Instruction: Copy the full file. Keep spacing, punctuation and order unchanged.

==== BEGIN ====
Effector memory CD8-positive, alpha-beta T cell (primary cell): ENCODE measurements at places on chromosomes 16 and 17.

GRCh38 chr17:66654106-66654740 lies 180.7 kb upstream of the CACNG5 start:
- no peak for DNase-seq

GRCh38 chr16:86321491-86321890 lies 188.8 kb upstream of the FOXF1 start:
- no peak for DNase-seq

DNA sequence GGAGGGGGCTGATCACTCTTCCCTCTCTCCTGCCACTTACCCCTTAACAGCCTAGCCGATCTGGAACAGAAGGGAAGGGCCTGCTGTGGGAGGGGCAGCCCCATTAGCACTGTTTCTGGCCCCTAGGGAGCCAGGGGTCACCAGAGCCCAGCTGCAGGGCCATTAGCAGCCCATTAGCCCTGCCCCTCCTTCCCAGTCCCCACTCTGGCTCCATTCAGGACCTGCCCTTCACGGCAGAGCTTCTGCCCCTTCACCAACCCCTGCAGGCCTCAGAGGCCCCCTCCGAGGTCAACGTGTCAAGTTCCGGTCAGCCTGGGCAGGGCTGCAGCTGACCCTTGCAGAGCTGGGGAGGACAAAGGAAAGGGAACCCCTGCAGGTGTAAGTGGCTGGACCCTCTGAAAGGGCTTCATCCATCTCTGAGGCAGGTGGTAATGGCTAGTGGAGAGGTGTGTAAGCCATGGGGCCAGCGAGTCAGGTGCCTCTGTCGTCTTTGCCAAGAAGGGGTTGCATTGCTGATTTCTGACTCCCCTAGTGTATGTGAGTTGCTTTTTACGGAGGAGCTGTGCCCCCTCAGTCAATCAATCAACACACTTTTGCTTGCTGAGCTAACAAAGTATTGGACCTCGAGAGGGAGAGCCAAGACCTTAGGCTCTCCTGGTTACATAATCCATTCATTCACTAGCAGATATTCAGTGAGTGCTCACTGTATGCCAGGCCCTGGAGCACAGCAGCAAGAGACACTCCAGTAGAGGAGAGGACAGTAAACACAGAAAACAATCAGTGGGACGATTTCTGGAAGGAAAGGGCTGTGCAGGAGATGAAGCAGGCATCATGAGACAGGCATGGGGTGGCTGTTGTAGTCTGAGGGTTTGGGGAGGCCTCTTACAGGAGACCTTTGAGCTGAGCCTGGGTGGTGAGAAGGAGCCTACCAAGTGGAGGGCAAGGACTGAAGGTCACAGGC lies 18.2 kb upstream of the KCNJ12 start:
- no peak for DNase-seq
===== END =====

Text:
Effector memory CD8-positive, alpha-beta T cell (primary cell): ENCODE measurements at places on chromosomes 16 and 17.

GRCh38 chr17:66654106-66654740 lies 180.7 kb upstream of the CACNG5 start:
- no peak for DNase-seq

GRCh38 chr16:86321491-86321890 lies 188.8 kb upstream of the FOXF1 start:
- no peak for DNase-seq

DNA sequence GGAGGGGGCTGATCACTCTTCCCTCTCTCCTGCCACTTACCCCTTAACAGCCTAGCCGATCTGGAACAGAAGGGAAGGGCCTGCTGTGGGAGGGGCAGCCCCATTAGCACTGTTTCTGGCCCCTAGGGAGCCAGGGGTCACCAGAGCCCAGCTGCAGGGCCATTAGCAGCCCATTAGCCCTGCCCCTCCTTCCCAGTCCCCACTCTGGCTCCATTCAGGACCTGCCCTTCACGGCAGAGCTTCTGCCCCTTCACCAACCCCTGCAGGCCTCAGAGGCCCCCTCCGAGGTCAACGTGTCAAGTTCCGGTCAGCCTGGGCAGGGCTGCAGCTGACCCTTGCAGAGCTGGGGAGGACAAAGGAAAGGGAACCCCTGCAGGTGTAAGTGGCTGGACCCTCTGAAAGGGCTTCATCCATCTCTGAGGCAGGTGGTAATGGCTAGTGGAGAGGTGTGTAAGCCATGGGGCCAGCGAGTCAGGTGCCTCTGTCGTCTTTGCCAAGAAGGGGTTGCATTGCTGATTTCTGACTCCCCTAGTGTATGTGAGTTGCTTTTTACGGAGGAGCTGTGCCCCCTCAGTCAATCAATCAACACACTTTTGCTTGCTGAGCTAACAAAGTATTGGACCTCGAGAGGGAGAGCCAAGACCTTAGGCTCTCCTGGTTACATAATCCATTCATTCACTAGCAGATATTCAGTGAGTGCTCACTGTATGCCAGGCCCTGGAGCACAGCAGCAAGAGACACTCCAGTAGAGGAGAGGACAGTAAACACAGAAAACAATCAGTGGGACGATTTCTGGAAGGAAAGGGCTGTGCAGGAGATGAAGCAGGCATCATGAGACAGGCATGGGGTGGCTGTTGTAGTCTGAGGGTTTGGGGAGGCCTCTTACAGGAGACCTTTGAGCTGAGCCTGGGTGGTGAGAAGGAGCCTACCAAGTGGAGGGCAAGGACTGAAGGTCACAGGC lies 18.2 kb upstream of the KCNJ12 start:
- no peak for DNase-seq